I Want My MTV!

by Daniel A. Kaufman

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Jay Jeffers (The Partially Examined Life) and I discuss the beginnings of MTV and our recollections of it, on this 40th anniversary of the music channel.

3:40 – Aug 1 marks the 40th Anniversary of the launching of MTV in its “original iteration.” 6:20 – How Jay and Dan first got into KISS 13:30 – Jay and Dan discuss their personal histories with MTV / The importance of “Thriller.” 34:30 – Was MTV the beginning or the end of something? The 80’s vs. the 90’s. The impact of the Cold War. 51:30 – The atomization of music audiences and the fracturing of youth culture. 59:50 – Youth culture, social capital, and power. 1:18:25 – David Bowie confronts MTV on black representation on the channel.

Links

Rob Tannenbaum’s, I Want My MTV (2012).

Why MTV doesn’t show music videos anymore.

https://slate.com/business/2013/08/why-mtv-doesn-t-show-music-videos-but-does-show-the-vmas.html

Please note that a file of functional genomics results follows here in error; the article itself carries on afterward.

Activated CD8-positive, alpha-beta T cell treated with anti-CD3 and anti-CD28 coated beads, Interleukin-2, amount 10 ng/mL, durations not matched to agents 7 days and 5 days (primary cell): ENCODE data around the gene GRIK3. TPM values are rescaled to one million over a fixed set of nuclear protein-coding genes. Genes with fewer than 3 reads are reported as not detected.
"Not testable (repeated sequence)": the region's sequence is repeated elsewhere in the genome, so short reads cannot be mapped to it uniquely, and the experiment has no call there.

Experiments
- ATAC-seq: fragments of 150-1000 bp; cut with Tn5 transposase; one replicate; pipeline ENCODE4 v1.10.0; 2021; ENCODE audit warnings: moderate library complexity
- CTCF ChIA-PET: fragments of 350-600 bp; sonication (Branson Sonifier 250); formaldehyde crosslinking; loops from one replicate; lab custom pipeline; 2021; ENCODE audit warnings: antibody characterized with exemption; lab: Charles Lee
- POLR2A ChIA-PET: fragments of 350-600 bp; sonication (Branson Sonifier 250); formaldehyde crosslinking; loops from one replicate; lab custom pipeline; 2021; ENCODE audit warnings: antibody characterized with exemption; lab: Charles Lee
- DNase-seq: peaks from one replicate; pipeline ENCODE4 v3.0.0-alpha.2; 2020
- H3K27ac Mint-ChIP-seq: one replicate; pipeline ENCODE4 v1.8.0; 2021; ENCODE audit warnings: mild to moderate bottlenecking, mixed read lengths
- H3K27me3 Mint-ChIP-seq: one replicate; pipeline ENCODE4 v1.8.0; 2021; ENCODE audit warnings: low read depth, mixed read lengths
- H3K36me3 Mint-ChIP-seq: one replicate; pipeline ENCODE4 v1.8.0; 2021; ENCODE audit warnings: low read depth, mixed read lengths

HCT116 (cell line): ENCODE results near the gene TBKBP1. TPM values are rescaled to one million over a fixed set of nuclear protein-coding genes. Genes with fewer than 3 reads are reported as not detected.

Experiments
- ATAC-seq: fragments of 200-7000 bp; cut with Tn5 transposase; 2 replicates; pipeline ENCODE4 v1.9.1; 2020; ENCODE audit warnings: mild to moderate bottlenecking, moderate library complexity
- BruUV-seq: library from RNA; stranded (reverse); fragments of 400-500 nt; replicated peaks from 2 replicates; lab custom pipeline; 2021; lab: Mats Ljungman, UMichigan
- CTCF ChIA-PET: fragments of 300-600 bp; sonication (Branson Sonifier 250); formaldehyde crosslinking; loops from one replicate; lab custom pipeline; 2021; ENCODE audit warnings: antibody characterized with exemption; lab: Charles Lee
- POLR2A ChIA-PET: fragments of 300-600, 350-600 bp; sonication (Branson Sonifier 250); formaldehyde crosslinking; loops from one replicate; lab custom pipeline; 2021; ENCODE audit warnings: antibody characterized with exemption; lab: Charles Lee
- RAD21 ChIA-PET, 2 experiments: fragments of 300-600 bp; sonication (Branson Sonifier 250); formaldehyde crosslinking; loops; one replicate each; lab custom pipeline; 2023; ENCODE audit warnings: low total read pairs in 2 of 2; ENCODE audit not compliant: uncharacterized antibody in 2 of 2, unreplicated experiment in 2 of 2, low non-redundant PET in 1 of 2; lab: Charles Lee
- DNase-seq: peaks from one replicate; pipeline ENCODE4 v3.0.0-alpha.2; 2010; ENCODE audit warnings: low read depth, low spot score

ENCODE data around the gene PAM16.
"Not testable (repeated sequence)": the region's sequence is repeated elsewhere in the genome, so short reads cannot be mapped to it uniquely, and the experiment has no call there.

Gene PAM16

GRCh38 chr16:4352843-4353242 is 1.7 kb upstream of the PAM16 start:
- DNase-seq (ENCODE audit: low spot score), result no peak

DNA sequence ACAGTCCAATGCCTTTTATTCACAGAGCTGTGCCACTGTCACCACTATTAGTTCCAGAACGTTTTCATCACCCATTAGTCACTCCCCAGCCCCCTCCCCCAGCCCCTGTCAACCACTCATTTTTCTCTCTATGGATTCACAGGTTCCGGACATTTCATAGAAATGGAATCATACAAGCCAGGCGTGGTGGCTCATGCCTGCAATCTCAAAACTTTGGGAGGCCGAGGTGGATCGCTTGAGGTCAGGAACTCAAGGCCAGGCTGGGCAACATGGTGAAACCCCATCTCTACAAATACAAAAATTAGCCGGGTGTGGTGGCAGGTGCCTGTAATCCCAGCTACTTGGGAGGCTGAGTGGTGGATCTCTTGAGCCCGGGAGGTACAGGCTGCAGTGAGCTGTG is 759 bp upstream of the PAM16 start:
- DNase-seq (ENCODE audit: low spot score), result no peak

David Bowie on black representation on MTV.

Jay at the Partially Examined Life.

https://partiallyexaminedlife.com/author/jay-jeffers/

The Buggles, “Video Killed the Radio Star.”

Molly Ringwald on the cover of Time magazine in 1986.

http://img.timeinc.net/time/magazine/archive/covers/1986/1101860526_400.jpg

My essay on “OK Boomer.”

9 comments

  1. I thought your description of your first concert with your father, followed by the description of your first concert with your daughter, was utterly delightful. I look forward to your description of your first concert with your grandchild. You will discover the truth that I discovered, you only really know why you got married when you have grandchildren!!!!

  2. Dan,
    I was never a big fan of KISS, although the guy who played drums with me for years had his rock baptism as a pre-teen member of the KISS Army; I preferred the snappier punch to the head from punk-rockers. Nevertheless, I think I can understand some of their appeal, following as they did the era of Alice Cooper and glam-rock.

    BTW, you may not know, but KISS had a brief separate career as a cappella group The Ascot Five, and as such became the favorite band of famous animated crime solver Fred Jones of Mystery Incorporated: https://www.youtube.com/watch?v=WFSaKL5dFgc